Caley Rinker is a celebrity stylist (and mom!) who has spent the last decade dressing stars like Gwyneth Paltrow, Kelly Osbourne, and Gillian Jacobs. With the arrival of her son, Weston, she also found a new love for applying her stylistic talents to create fashionable mamas and kids.
When I first had my son, I was often asked the same question over and over. “Is he a good baby?” This was typically followed with “Is he sleeping through the night?” As a new mom, if you answer no to either of these questions, it can feel like somehow you have failed. You begin to think those questions have something to do with your being a good parent or your baby being a quote-unquote good baby. But what does that even mean? The number of times new parents are asked whether their babies are sleeping through the night will make even the most secure person question their situation and what they’re doing. Am I right?
At first, when these questions were directed at me, I would reply with an “Oh yes, he’s so sweet and he’s such a great sleeper” only to think to myself, Well actually he’s not sleeping through the night or breastfeeding well, and I’m so tired and I feel like I’m going to lose it if this continues! But why does that then mean he’s not a good baby? Am I a bad parent? Or, more importantly, why do I feel the need to justify it?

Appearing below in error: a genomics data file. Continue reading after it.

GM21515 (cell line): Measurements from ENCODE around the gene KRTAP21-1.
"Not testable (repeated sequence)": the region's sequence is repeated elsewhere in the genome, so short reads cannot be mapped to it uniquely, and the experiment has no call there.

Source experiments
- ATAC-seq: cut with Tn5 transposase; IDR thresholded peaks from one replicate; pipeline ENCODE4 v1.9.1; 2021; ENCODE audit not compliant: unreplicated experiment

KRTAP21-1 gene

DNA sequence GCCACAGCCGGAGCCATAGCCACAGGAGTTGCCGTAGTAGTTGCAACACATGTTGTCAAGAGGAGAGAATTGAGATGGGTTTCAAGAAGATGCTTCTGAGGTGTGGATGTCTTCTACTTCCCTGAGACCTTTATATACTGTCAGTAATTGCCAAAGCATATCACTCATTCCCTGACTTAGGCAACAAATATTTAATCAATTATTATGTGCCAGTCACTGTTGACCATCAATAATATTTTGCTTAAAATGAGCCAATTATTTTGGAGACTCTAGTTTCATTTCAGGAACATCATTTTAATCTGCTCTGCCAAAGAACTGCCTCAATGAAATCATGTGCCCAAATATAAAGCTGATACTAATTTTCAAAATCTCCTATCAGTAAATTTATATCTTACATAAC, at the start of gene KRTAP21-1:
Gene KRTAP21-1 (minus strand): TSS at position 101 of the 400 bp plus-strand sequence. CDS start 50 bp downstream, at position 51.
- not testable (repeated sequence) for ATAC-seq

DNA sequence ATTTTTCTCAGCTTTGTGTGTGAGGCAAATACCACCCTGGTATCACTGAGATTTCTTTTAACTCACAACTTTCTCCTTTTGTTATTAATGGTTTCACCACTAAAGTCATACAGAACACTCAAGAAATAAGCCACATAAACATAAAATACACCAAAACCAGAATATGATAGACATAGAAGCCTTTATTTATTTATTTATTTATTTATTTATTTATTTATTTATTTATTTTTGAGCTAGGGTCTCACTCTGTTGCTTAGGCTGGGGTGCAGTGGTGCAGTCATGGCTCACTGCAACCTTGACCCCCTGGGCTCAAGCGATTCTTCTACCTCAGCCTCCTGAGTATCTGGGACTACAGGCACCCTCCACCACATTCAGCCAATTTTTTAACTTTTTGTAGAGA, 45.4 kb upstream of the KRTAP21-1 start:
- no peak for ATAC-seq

Now, before I go any further, let me clarify something. I did have what’s considered a very good baby. He was super mellow, hardly cried, was easy to take anywhere, and napped great. I knew we had lucked out, but that’s exactly what it was: pure luck. He came out that way, and while yes, I do believe parenting styles affect our kids, they really do have their own personalities from the minute they enter this world—along with their own agenda!